I agree with this article - security tops the list when building and maintaining data for our users and ourselves.
From a database developer viewpoint, I prefer to require all table (and even view) access be done through stored procedures. Reason being, in time, things change. An excellent design of a table and it's appropriate indexes (or indices???) along with partitioning, and a myriad of other properties of the table doesn't mean it will always be a good design. People add functionality to a computerized system and jury-rig stuff into a table, the amount of data in a table may grow too large for the original design, etc. Bottom line... something changes in the database which makes the original table (and view) design inadequate. With Stored Procedures, you can add columns, delete or rename columns, or use a different table object, or even create a view that is used by the stored procedure. All you have to do is change the Stored Procedure and the other layer in your project (business layer or front-end) don't need changed. Nothings perfect, but we can strive for perfection.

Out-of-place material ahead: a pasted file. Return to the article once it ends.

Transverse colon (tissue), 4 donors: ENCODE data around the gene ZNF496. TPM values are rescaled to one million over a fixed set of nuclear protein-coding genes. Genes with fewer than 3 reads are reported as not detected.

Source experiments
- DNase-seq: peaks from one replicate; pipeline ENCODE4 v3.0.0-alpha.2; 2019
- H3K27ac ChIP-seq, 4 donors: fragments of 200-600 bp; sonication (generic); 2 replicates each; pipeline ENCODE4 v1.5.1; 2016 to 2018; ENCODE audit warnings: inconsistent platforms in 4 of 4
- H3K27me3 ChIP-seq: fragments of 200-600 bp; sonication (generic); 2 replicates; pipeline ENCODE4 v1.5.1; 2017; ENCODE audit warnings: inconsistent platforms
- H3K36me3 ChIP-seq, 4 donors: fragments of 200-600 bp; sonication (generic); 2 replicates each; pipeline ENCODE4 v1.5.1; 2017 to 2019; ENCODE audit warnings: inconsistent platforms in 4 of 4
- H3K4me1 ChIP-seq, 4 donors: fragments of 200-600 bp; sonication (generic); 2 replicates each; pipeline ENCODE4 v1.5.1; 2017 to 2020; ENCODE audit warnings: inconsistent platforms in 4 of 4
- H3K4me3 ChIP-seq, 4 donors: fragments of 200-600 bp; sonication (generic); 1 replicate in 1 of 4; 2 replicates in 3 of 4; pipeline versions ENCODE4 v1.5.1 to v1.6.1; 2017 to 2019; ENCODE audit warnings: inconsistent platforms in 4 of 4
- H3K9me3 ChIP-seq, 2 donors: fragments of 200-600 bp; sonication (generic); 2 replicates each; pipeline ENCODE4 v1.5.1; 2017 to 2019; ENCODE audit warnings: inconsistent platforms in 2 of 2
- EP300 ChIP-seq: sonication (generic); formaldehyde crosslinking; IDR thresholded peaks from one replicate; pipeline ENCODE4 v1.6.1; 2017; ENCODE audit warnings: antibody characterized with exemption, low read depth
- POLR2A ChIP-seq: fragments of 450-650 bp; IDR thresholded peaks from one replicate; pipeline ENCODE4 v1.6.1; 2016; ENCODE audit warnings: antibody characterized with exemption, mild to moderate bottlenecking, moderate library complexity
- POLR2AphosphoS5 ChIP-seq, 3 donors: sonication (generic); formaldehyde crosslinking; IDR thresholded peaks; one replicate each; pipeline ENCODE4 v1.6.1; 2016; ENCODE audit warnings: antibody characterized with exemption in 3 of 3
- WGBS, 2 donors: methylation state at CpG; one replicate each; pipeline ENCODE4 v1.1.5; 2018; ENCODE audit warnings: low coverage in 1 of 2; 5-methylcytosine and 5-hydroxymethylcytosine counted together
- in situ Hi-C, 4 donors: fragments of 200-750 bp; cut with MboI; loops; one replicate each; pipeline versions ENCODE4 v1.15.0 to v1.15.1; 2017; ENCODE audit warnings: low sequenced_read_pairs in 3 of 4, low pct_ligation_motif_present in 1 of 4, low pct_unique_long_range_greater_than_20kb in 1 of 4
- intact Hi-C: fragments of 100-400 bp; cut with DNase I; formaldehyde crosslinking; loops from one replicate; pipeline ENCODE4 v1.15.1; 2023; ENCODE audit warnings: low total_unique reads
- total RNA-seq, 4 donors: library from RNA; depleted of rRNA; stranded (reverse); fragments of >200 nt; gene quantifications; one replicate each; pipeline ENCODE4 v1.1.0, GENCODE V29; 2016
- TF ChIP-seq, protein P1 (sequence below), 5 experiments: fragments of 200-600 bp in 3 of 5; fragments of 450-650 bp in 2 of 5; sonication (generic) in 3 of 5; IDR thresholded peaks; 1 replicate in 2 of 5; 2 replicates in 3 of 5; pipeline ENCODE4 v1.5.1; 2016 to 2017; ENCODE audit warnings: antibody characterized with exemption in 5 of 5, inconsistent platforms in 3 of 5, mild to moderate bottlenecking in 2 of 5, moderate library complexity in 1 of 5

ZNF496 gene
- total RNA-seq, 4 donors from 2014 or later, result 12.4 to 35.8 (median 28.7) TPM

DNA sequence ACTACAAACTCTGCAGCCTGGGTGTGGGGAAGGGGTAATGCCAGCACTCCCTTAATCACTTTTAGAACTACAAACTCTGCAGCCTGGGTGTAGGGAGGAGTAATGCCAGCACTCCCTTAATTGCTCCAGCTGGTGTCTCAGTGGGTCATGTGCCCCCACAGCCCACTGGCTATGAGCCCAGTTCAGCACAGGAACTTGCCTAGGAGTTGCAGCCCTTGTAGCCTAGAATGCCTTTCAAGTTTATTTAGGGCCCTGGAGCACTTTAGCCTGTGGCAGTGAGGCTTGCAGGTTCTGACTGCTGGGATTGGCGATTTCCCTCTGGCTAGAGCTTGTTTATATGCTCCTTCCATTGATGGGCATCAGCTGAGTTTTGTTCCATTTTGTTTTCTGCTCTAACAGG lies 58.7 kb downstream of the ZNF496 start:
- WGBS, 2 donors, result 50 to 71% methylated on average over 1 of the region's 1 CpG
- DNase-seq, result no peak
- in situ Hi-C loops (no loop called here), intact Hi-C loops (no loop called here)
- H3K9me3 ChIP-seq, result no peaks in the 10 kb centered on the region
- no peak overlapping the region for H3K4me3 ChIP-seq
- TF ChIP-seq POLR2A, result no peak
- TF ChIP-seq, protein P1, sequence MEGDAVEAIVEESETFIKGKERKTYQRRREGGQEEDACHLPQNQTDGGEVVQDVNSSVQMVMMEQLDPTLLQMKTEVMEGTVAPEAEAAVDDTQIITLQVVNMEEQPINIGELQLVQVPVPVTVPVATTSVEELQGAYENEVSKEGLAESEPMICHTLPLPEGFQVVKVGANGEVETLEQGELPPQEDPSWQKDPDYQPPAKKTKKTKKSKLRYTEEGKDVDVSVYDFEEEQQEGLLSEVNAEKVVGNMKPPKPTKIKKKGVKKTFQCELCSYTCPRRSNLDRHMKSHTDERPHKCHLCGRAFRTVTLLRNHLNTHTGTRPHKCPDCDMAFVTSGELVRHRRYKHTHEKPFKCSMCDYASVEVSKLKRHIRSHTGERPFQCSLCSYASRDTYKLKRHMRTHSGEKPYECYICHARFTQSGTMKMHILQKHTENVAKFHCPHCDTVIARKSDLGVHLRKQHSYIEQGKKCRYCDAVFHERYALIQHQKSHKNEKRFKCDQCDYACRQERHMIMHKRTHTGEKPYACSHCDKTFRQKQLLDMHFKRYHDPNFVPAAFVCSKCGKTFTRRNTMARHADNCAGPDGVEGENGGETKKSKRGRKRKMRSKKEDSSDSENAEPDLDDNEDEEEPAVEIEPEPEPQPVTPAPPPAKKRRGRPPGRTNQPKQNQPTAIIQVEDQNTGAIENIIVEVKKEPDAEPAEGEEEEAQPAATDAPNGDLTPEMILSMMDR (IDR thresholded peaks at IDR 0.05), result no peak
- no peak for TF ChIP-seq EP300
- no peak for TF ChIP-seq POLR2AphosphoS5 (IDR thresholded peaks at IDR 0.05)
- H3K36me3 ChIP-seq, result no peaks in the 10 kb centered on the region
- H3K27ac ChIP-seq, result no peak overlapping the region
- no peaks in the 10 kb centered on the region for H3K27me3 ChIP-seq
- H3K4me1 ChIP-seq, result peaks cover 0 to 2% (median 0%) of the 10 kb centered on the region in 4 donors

It's been around 20 years since my initial training on database theory and terminology, but I believe this helps support the ACID acronym.